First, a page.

From County Durham to couture: Giles Deacon is doing things his way

Giles Deacon lets us in on the world of couture [Photo: PA]

Giles Deacon is an interesting character in fashion. Starting his life in County Durham, the designer worked for the likes of Bottega Veneta and Tom Ford’s Gucci before launching his own label in 2004.

Always sticking to his own path, Deacon has never walked the conventional route, preferring theatrical spectacles instead of bland shows. His first show was a memorable one, featuring major names including Karen Elson and Linda Evangelista; people he can still call friends today.

His designs too aren’t for the faint-hearted. Bordering on the dramatic, the billowing garments are a stalwart in the wardrobes of Erin O’Connor, Solange Knowles and Game of Thrones star Gwendoline Christie. It’s this passion for the unique that prompted the designer to suspend his ready-to-wear and focus on the ultimate fantasy world in the form of couture.

Anna Cleveland models Giles Deacon’s first couture collection [Photo: Instagram/gilesdeacon_]

“The system doesn’t work,” Deacon states over the phone. “The ready-to-wear world seems to be in a state of confusion with see now, buy now, menswear showing with womenswear, customers wanting winter clothes in the winter… With all the changes in technology, it’s a broken system. Couture is irrelevant of any time or season.”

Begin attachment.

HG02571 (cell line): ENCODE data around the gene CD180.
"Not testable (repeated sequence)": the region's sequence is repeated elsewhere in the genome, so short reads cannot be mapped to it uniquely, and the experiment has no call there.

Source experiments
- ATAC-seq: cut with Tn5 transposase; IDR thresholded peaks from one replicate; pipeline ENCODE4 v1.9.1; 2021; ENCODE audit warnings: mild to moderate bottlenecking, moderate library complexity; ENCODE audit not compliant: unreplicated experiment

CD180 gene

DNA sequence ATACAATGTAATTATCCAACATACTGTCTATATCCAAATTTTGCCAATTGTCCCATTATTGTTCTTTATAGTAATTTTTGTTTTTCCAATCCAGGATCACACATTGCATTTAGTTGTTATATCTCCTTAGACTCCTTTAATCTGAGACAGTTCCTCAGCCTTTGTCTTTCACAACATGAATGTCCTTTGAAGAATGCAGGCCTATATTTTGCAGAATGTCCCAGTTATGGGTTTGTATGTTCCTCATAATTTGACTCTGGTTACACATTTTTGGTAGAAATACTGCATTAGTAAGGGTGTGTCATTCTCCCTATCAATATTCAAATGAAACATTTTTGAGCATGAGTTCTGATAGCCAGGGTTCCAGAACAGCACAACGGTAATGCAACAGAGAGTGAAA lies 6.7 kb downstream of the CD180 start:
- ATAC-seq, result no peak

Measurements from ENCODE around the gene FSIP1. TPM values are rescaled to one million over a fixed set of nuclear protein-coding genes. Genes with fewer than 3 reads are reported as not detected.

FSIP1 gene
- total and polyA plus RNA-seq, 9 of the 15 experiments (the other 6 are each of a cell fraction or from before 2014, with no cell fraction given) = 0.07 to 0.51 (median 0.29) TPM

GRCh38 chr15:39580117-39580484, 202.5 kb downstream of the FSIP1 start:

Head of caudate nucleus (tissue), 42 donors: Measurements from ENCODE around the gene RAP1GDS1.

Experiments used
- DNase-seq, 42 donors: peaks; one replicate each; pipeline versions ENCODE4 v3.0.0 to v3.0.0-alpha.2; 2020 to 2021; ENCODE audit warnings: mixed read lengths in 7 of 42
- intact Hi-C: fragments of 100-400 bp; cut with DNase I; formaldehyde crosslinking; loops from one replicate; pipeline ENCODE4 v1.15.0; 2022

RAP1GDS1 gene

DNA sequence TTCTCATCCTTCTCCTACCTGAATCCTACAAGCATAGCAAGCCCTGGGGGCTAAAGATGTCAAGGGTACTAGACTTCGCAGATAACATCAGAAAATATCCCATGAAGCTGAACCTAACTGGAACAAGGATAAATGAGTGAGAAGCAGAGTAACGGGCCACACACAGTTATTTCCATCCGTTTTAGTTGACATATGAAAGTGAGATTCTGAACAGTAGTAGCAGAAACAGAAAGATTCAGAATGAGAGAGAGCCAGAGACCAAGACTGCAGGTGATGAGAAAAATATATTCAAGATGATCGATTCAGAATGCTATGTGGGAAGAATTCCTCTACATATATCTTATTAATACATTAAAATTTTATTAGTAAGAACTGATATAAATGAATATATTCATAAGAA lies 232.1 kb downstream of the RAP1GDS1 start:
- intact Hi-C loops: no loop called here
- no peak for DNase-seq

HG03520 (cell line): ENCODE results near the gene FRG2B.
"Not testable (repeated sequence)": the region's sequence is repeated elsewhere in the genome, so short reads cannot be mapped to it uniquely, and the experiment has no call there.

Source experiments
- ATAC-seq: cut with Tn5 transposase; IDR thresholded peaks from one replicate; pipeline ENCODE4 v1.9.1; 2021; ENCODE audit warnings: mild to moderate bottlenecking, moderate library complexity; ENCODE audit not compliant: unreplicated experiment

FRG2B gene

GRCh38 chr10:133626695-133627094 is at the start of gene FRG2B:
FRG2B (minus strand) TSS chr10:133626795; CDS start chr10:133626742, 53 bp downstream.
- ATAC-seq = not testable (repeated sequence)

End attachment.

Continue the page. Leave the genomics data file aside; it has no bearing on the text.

This independent spirit has led Deacon down another unorthodox path: global fashion consultant at P&G Fabric Care. Yes, the well-known brand behind Ariel, Lenor and more. A role that he has (rather quietly) held since 2013, Giles’ job entails devising concepts that fuse design with aftercare. “I was really fascinated when I went over to [Ariel’s] research and development centre in Brussels,” he says. “Especially with the technological aspects that link back to fashion and how to take care of garments after you’ve bought them.”

Giles’ Eek! collection in collaboration with Ariel focuses on sustainability [Photo: Ketchum]

In line with Ariel’s new 3 in 1 PODS which can transform a garment back to its new state in just one wash, Giles designed a stark white collection printed with lovable cartoon characters. Then the fun began. Throwing the likes of gravy and wine onto the clothes, the designer completely trashed his Eek! designs. “At one point, I remember thinking, crikey, what the hell are we doing?” he laughs.